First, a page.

All options raise environmental concerns for the canyon’s watershed. Canyon enthusiasts such as the Wasatch Backcountry Alliance and Save Our Canyons say that these options will bring too many visitors to the already popular Little Cottonwood Canyon and ruin it. On the other hand, Gov. Cox believes it would help drive tourism and economic gain for the state of Utah.

A familiar scene at Alta Ski Area on weekends and powder days in Utah: no parking—anywhere. | Photo courtesy UDOT

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3 thoughts on “UDOT Delays Recommendation For Little Cottonwood Canyon Traffic Solution Due to Overwhelming Number of Public Comments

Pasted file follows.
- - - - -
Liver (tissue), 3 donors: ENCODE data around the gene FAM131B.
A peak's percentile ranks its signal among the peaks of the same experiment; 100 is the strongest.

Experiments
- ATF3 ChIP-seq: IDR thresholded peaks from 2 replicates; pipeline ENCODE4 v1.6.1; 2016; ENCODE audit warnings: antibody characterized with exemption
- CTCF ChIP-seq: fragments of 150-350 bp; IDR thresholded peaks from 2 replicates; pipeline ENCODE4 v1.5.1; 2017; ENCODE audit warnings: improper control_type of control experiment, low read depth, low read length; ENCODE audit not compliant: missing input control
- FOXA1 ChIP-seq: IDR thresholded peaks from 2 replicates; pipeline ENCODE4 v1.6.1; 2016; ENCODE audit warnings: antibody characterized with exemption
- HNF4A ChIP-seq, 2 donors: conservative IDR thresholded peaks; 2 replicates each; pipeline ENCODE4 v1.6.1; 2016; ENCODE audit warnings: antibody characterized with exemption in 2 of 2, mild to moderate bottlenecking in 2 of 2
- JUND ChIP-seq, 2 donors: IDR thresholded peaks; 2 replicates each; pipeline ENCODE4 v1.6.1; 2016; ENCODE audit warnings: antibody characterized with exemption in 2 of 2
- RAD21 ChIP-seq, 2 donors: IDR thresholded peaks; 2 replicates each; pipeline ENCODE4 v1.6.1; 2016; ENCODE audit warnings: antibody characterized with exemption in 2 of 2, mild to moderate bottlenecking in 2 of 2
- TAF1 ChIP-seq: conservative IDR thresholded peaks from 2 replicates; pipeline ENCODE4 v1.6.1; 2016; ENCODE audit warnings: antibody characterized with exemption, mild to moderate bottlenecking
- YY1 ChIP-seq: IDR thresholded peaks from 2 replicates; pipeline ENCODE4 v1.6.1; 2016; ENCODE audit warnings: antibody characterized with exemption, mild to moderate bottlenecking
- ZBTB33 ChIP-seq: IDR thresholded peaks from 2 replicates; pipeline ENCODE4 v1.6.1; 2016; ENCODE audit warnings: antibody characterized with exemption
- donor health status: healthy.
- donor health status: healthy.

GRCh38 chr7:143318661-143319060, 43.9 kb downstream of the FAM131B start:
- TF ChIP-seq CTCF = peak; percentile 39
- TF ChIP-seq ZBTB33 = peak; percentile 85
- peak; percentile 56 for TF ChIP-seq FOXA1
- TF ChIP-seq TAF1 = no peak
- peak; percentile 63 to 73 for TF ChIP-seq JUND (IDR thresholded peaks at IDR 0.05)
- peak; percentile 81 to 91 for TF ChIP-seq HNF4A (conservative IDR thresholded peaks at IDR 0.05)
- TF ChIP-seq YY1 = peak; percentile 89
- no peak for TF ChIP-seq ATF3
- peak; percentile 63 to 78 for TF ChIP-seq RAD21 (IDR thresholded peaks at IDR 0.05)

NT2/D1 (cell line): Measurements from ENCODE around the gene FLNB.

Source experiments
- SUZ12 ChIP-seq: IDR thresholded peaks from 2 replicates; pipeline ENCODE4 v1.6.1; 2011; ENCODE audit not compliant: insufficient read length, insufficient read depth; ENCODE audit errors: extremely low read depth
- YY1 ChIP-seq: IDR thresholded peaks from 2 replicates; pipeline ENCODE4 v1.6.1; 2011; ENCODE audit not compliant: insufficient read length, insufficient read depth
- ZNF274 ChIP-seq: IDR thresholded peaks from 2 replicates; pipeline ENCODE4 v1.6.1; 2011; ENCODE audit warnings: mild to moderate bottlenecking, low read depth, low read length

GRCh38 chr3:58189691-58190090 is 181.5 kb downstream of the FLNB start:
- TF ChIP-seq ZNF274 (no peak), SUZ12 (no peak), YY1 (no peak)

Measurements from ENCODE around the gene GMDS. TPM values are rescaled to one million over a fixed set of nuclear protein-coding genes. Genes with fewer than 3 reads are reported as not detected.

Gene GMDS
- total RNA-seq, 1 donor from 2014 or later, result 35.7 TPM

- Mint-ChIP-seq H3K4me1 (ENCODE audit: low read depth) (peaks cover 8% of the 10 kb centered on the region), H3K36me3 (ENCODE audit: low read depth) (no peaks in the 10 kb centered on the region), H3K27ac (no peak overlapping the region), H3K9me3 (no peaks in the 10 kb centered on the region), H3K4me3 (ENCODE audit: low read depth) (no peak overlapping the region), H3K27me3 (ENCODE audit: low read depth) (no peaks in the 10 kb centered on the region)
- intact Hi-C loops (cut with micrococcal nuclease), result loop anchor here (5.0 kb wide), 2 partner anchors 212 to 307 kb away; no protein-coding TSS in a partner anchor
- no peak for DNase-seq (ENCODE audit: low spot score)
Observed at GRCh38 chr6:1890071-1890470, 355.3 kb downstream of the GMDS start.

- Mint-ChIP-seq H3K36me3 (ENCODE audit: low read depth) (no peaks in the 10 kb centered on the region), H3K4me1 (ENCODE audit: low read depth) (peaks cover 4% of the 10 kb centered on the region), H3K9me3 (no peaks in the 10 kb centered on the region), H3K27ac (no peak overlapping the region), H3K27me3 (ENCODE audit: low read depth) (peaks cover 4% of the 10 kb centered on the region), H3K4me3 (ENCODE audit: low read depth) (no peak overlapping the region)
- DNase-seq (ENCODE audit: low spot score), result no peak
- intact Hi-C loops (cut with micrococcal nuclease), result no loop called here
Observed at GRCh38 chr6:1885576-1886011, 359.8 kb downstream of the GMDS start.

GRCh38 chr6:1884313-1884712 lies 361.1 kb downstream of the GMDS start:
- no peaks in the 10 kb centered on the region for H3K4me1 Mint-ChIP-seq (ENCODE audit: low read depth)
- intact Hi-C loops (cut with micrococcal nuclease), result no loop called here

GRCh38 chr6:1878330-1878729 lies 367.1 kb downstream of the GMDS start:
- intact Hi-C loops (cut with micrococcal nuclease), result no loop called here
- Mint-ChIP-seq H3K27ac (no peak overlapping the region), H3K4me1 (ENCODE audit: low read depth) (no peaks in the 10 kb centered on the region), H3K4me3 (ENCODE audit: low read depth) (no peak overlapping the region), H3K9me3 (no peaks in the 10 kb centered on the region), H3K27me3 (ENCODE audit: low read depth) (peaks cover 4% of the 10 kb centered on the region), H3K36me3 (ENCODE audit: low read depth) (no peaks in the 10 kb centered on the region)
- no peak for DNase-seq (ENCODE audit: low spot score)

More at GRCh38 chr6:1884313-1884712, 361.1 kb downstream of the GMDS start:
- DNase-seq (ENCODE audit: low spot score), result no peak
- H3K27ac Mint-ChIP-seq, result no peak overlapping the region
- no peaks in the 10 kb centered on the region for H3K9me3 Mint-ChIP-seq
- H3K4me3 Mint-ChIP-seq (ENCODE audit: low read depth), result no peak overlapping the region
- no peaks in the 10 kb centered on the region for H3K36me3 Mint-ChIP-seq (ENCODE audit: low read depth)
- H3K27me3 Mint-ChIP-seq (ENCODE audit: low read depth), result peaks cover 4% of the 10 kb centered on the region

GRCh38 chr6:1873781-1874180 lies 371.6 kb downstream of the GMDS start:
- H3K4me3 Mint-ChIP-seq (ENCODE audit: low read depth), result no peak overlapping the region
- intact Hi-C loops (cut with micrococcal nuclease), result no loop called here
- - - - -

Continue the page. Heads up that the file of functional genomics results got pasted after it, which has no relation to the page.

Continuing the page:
1. There were no cog trains in the 1800s, but the Aiguille du midi cable car was conceived in the early 1900s and constructed in 1955 in France. For what reason can’t parking garages in the west desert and airport be connected to the base station of a hyper loop or numerous hyper tunnels by bullet trains? In the future, everything would move at a very high rate. Hire some Genius consultants and come up with something worthy, futuristic, and expensive with minimal harm to the canyons at the base of the canyons to keep the masses out of the neighborhoods at the base of the canyons. In Provo Canyon, Utah, how many times has the Bridle Vail Falls tram been wrecked by Avalanches? No matter how many safety measures you put in place, your Gondola is still at risk of being destroyed by an avalanche. It would, however, make for an incredible Gondola ride for the time it lasted!